Is vaginal estrogen right for me?

What feelings arise when you hear vaginal estrogen? Is it

1.    “OMG taking hormones? Absolutely not.”

2.    “Uhh.. I have no idea what that even means?”

3.    Or a 3rd option of “Heck yeahh!!”

If you responded like numbers 1 or 2, let us explain what vaginal estrogen really is, how it differs from systemic oral estrogen, what it helps treat, and how it relates to us over here at Hey Babe as Pelvic PTs. If you’re number 3, girl same!

Why are we talking about vaginal estrogen in pelvic PT?

The muscles of the pelvic floor, specifically, are affected by the regular somatic nervous system that controls all of our muscles- ie our biceps, hamstrings, etc. But it is also governed by our autonomic nervous system, the one that controls things such as digestion, breathing, heartbeat, etc. The pelvic floor is incredibly sensitive to hormone balance because of its direct connection to the reproductive system.

There are *so many* estrogen receptors in vaginal tissue due to its developmental properties. At times when estrogen is compromised (we’ll discuss below), symptoms around the pelvic floor can arise or worsen. Low local vaginal estrogen can impact vaginal tissue directly and show up as:

  • Vaginal dryness
  • Vaginal itching
  • Vaginal burning
  • Vulvodynia/ Vestibulodynia
  • Bacterial vaginosis
  • Yeast infections
  • Frequent UTI’s
  • Urinary incontinence
  • Painful sex or bleeding after intercourse
  • Decreased lubrication
  • Shortening and tightening of the vaginal canal

Multiple studies have shown that topical estrogen is a valid treatment for these symptoms. It comes in the form of estradiol- the form of estrogen that naturally occurs in our bodies. The one we usually recommend is FDA approved and guess what? It’s derived from sweet potatoes! (Yes, SWEET POTATOES). The main ones come in either cream or suppository form.Both have been shown to be highly effective.

How is topical estrogen different than just taking an oral pill?

In the standard form of topical estrogen used, the concentration of estrogen is only 10 micrograms, meaning the annual dose of using topical estrogen is slightly more than 1 milligram. Typical oral estrogen tablets (in the form of esterase) are 0.5 milligrams in each dose. This means that topical estrogen is only equivalent to two esterase pills for a year supply.

Not only is the amount of estrogen exposure extremely low in topical estrogen, but studies also suggest that the blood serum concentration from topical estrogen is negligible- meaning that it does not pass into the bloodstream to lead to any other systemic effects. So just be aware, taking oral estrogen comes with the potential risk of certain cancers and cardiovascular events.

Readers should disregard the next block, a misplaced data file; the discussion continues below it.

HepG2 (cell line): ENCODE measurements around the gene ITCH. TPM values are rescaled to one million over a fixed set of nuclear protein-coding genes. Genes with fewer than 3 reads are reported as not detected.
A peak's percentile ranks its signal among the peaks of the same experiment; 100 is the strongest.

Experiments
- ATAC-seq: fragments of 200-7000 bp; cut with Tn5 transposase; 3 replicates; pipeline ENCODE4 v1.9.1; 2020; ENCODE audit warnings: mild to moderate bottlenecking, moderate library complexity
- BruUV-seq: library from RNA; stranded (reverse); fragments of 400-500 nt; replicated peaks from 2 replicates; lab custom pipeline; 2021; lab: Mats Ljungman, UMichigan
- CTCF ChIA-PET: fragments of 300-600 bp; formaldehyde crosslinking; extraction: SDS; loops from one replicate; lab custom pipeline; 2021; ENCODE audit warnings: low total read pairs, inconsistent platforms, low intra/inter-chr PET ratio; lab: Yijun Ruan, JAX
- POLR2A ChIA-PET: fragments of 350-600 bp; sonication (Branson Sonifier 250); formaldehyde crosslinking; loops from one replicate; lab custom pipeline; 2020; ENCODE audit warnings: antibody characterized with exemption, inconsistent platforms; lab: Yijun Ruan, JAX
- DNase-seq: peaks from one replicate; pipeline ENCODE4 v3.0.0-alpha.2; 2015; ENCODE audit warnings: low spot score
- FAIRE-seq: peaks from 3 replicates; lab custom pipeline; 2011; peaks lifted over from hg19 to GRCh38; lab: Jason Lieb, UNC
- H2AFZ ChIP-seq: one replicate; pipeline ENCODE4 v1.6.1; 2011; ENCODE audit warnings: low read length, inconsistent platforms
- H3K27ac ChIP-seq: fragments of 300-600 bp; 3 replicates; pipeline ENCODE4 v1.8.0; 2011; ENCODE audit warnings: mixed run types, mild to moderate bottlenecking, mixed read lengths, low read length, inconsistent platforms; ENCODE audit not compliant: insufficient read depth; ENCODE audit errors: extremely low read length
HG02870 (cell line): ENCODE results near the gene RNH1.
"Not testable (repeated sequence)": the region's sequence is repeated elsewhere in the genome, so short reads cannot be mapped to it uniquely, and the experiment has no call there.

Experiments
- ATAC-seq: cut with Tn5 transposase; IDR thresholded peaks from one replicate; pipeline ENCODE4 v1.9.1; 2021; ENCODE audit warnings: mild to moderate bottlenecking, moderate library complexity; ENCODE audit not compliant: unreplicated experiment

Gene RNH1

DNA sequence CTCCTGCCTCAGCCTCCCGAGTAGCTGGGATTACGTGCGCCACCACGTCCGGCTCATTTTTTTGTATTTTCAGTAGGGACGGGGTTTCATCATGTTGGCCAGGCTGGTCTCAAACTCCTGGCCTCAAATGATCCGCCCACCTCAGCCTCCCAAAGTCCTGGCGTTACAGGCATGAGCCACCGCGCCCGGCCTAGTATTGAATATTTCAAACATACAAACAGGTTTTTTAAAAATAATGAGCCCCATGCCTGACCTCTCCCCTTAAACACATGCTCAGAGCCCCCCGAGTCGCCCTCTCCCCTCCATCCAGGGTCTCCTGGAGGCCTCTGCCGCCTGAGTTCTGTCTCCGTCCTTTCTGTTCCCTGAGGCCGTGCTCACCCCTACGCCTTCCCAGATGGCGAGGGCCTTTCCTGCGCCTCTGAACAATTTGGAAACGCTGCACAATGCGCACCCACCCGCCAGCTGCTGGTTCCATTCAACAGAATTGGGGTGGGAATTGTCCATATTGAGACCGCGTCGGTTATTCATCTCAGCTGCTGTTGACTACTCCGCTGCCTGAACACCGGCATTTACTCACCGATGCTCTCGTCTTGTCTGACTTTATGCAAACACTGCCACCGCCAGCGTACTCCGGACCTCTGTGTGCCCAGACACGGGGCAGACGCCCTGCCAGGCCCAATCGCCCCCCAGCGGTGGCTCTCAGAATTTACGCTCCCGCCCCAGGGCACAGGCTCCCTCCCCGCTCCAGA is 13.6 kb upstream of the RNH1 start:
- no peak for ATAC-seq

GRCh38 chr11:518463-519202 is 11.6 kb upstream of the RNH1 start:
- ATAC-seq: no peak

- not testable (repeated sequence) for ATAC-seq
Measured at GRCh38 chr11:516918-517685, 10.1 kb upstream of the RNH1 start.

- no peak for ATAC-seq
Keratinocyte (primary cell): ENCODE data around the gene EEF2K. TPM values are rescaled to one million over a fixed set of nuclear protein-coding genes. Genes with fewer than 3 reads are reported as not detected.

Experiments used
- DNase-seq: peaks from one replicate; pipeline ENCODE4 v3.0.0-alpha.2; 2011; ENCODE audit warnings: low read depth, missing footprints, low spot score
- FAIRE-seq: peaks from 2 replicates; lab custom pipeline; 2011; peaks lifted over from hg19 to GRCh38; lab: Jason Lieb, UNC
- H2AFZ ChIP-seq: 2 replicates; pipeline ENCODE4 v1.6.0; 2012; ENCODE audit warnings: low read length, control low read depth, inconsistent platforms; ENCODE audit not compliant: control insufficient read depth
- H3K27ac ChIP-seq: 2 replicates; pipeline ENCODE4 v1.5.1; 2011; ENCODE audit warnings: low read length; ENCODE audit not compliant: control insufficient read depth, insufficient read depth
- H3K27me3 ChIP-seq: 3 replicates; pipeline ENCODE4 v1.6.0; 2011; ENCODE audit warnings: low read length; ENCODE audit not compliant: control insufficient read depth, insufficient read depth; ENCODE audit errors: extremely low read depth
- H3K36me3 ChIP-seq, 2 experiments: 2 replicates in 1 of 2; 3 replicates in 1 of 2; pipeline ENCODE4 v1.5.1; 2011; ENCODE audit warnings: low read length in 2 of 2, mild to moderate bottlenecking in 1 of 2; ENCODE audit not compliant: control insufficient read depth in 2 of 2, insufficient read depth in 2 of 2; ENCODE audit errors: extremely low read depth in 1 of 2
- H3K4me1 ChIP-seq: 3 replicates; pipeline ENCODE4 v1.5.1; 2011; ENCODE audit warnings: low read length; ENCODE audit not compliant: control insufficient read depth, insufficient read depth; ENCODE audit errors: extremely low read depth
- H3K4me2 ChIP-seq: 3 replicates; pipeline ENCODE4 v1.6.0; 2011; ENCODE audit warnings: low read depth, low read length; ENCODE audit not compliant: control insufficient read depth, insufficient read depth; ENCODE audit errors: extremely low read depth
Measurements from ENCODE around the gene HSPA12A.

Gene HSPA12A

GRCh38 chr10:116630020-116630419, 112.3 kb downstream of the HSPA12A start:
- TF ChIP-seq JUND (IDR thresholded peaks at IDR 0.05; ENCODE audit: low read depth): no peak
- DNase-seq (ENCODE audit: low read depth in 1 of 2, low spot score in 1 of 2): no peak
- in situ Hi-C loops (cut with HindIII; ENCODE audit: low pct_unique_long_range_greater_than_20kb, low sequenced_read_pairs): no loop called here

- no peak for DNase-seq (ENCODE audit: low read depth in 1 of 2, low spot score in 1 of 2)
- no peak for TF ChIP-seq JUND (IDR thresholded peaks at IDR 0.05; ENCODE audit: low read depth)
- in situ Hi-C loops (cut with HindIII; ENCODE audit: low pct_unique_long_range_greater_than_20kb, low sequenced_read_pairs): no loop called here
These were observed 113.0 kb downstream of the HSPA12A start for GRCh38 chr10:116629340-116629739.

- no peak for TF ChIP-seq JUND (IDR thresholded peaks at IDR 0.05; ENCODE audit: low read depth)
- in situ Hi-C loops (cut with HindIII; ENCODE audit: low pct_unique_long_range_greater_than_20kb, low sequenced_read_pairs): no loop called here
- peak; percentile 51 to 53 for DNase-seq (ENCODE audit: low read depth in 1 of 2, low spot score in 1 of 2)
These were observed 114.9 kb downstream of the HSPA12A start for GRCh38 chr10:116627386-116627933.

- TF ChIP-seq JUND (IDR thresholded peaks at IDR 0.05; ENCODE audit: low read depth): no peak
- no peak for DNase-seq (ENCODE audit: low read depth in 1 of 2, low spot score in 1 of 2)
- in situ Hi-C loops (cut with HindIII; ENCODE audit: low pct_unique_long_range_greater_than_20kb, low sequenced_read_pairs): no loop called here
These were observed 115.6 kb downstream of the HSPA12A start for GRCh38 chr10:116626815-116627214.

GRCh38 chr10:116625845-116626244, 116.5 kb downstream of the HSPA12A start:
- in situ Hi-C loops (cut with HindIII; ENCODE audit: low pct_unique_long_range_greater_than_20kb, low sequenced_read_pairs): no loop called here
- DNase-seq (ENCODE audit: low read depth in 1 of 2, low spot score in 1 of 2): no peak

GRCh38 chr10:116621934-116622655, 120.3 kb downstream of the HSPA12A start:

Who does it affect?

1.    Menopause

Menopause is the process in which women’s reproductive hormones naturally decline. Studies show that 50% of women going through menopause will experience vaginal dryness and sexual discomfort. Up to 1/3 also experience itching, painful sex, and atrophic vaginitis (shrinking of the tissue).

Estradiol is a topical solution to this problem. It has been shown to dramatically improve vaginal symptoms, decrease UTIs, and even decrease incontinence.  It can also act to normalize vaginal pH changes that can occur with decreased estrogen that can lead to bacterial vaginosis or yeast infections.

2.    Postpartum

Being postpartum is a similar experience to going through menopause. Immediately, once you are postpartum your estrogen levels plummet. Believe it or not, it can take up to 2 years for hormones to fully normalize again. Vaginal atrophy (muscle wasting and tissue thinning), dryness, pelvic pain, and pH changes are just a few common symptoms. These symptoms are more likely to occur when breastfeeding due to its association with low estrogen.

Various studies suggest that topical estradiol can improve overall vaginal symptoms postpartum. Because blood serum estrogen does not increase, it is also safe for breastfeeding mothers and babies. Win-win! Some studies also suggest that there is no effect on milk supply, which is a big concern for new mothers. Luckily, topical estrogen is safe for all mothers, even those breastfeeding!

3.    Vestibulodynia/ Vulvodynia

Vestibulodynia and vulvodynia are chronic pain conditions that occur in the areas around the opening of the vagina and vulva, respectively. This can occur as a side effect of taking SSRIs, SNRIs, or hormonal birth control. As mentioned before, there are estrogen receptors in the vulva. When topical estrogen is applied in the area, it can plump the tissue back up and eliminate pain and discomfort.

But if you don’t prescribe it, where do I get it?

If you feel like topical estrogen is calling your name after reading this article, then you should speak to your doctor. If your doctor has a 3-month waitlist like mine, you can go through the new women's telehealth platform - Odela - to speak to a practitioner via Zoom and get a 3-month supply. (Note: it usually takes 2-3 months to see results).

A warning: there is a big fat FDA black box when you get the prescription that says that vaginal estrogen will increase your risk for the same things oral estrogen will (cardiovascular events, certain cancers, etc.) Practicing pelvic healthcare workers are trying incredibly hard to get this removed because the studies actually don’t support it. In other countries like the UK, you can find vaginal estrogen over the counter - that’s how safe it really is!

The best results for the conditions listed above also include seeing a pelvic PT. Pelvic pain, irritation, and dryness can lead to pelvic floor spasm and weakness (or vice versa). So don’t forget to give us a call if you feel like your symptoms go beyond just topical treatment! And as always, if you have more questions, never hesitate to reach out 😊


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